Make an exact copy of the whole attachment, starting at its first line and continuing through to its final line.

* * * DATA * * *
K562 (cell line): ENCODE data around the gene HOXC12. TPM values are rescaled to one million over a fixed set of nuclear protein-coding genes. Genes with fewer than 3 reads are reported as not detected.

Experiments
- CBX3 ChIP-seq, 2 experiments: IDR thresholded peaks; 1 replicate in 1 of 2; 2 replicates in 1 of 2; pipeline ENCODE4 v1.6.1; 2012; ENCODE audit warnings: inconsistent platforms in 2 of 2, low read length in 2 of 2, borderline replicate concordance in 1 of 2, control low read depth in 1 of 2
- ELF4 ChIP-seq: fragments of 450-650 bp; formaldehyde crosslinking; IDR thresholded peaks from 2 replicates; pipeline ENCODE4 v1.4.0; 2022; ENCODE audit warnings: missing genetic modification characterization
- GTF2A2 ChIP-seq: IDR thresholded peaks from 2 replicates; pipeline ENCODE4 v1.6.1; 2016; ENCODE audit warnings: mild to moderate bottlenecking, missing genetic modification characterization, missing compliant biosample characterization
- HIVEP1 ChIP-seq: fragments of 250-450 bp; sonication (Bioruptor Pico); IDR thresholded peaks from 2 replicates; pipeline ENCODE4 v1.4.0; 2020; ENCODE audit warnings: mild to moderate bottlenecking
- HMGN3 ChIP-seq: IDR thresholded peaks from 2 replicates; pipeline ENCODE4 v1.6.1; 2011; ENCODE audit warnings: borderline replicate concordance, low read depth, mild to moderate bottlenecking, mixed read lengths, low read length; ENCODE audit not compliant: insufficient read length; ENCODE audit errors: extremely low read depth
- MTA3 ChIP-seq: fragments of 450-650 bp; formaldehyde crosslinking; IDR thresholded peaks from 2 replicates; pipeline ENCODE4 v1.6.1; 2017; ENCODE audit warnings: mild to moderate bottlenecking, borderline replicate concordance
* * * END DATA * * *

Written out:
K562 (cell line): ENCODE data around the gene HOXC12. TPM values are rescaled to one million over a fixed set of nuclear protein-coding genes. Genes with fewer than 3 reads are reported as not detected.

Experiments
- CBX3 ChIP-seq, 2 experiments: IDR thresholded peaks; 1 replicate in 1 of 2; 2 replicates in 1 of 2; pipeline ENCODE4 v1.6.1; 2012; ENCODE audit warnings: inconsistent platforms in 2 of 2, low read length in 2 of 2, borderline replicate concordance in 1 of 2, control low read depth in 1 of 2
- ELF4 ChIP-seq: fragments of 450-650 bp; formaldehyde crosslinking; IDR thresholded peaks from 2 replicates; pipeline ENCODE4 v1.4.0; 2022; ENCODE audit warnings: missing genetic modification characterization
- GTF2A2 ChIP-seq: IDR thresholded peaks from 2 replicates; pipeline ENCODE4 v1.6.1; 2016; ENCODE audit warnings: mild to moderate bottlenecking, missing genetic modification characterization, missing compliant biosample characterization
- HIVEP1 ChIP-seq: fragments of 250-450 bp; sonication (Bioruptor Pico); IDR thresholded peaks from 2 replicates; pipeline ENCODE4 v1.4.0; 2020; ENCODE audit warnings: mild to moderate bottlenecking
- HMGN3 ChIP-seq: IDR thresholded peaks from 2 replicates; pipeline ENCODE4 v1.6.1; 2011; ENCODE audit warnings: borderline replicate concordance, low read depth, mild to moderate bottlenecking, mixed read lengths, low read length; ENCODE audit not compliant: insufficient read length; ENCODE audit errors: extremely low read depth
- MTA3 ChIP-seq: fragments of 450-650 bp; formaldehyde crosslinking; IDR thresholded peaks from 2 replicates; pipeline ENCODE4 v1.6.1; 2017; ENCODE audit warnings: mild to moderate bottlenecking, borderline replicate concordance